This Week in the Civil War - 613

Jul 15, 2013

On July 14, 1863, as George Meade’s Union troops occupied empty Confederate entrenchments north of the Potomac, Abraham Lincoln wrote Meade a letter noting “…I am very-very grateful to you for the magnificent success you gave the cause of the country at Gettysburg; and I am sorry now to be the author of the slightest pain to you.  But I was in such deep distress myself that I could not restrain some expression of it….Your golden opportunity is gone, and I am distressed immeasureably [sic]….”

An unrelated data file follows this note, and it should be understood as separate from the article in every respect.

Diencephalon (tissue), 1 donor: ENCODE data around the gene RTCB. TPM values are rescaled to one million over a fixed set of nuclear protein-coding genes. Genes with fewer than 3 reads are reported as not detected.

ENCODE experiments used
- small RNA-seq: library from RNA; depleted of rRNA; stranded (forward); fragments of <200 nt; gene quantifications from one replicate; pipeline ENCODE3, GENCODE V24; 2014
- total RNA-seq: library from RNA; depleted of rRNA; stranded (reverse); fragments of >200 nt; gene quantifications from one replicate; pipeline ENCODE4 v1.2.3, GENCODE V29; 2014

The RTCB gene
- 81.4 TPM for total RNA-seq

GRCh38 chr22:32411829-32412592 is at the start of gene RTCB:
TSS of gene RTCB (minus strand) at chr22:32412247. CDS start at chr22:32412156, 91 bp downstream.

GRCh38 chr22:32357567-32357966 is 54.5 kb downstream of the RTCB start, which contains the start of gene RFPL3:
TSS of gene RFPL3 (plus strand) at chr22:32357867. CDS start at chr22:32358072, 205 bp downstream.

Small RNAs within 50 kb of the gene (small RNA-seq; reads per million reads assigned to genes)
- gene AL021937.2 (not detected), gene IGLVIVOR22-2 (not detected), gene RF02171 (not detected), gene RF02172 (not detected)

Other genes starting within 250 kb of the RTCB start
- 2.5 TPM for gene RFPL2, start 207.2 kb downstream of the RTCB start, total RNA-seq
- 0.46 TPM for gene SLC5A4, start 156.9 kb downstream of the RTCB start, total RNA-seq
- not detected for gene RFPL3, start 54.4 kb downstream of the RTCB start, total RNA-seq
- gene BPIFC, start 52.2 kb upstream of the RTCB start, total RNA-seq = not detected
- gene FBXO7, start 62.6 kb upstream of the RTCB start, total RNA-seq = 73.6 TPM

While president, Lincoln often times wrote letters expressing his displeasure over policy decisions, congressional laws, or actions of the Union military.  And, as in this case, the president often did not sign nor send these letters, preferring to internalize these concerns and not criticize others.